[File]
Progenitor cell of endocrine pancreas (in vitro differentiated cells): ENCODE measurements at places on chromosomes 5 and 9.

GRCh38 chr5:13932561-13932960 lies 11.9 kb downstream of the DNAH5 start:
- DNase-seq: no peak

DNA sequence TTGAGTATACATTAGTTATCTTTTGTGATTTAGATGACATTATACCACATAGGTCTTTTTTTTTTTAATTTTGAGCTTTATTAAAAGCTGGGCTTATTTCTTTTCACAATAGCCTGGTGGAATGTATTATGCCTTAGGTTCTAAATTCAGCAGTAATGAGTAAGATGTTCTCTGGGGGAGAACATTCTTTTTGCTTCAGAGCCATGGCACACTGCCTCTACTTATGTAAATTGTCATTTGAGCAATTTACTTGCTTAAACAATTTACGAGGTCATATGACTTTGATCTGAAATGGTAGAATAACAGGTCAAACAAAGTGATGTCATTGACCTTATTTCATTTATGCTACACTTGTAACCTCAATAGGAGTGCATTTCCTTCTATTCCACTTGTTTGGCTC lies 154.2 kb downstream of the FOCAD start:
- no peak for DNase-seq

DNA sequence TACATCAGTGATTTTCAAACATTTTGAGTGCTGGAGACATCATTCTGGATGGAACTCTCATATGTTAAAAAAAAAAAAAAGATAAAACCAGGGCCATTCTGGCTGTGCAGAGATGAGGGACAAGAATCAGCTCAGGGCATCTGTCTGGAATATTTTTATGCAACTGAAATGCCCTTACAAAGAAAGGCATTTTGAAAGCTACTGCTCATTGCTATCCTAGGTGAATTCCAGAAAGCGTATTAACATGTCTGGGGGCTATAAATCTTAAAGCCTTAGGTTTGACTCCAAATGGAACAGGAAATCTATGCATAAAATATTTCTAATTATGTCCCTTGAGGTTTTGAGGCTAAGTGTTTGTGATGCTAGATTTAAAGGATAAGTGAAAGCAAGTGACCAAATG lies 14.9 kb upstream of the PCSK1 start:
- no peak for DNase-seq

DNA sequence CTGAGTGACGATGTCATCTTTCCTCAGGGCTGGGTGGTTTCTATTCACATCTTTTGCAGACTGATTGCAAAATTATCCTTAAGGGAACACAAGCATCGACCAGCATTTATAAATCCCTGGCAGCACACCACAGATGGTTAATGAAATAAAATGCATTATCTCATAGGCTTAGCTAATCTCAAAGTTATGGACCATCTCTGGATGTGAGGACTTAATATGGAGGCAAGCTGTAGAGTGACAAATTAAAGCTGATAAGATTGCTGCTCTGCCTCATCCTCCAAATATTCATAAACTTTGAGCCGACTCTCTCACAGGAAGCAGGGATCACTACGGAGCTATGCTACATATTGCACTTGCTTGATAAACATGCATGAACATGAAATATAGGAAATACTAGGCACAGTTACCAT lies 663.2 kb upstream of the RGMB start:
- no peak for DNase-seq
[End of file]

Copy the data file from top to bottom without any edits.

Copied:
Progenitor cell of endocrine pancreas (in vitro differentiated cells): ENCODE measurements at places on chromosomes 5 and 9.

GRCh38 chr5:13932561-13932960 lies 11.9 kb downstream of the DNAH5 start:
- DNase-seq: no peak

DNA sequence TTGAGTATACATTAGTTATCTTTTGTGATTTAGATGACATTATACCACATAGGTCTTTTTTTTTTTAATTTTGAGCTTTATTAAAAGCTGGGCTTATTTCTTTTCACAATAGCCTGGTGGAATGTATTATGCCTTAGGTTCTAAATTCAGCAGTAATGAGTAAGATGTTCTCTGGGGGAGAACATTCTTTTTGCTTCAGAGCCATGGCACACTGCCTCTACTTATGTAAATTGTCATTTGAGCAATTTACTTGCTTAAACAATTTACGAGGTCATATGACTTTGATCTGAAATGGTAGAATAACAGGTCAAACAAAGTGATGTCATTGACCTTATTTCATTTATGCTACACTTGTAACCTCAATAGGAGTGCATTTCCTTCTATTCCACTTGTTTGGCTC lies 154.2 kb downstream of the FOCAD start:
- no peak for DNase-seq

DNA sequence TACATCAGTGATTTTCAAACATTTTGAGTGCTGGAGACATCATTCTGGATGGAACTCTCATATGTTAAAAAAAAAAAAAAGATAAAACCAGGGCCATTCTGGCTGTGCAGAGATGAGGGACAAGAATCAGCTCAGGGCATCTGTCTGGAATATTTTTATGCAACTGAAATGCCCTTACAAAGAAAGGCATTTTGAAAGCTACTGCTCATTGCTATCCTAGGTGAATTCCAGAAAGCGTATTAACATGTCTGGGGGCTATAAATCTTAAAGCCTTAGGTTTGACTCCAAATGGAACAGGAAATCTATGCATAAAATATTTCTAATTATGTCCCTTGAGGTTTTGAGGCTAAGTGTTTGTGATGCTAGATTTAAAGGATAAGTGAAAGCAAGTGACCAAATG lies 14.9 kb upstream of the PCSK1 start:
- no peak for DNase-seq

DNA sequence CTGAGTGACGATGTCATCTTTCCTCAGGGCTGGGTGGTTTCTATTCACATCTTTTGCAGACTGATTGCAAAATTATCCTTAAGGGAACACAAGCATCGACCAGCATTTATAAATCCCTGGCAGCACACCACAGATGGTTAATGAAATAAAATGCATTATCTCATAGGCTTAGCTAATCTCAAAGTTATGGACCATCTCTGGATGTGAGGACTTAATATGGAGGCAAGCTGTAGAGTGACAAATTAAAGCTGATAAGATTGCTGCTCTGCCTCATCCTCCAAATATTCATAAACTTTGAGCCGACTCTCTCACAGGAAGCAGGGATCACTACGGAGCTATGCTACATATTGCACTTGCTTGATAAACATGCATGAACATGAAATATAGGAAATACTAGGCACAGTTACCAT lies 663.2 kb upstream of the RGMB start:
- no peak for DNase-seq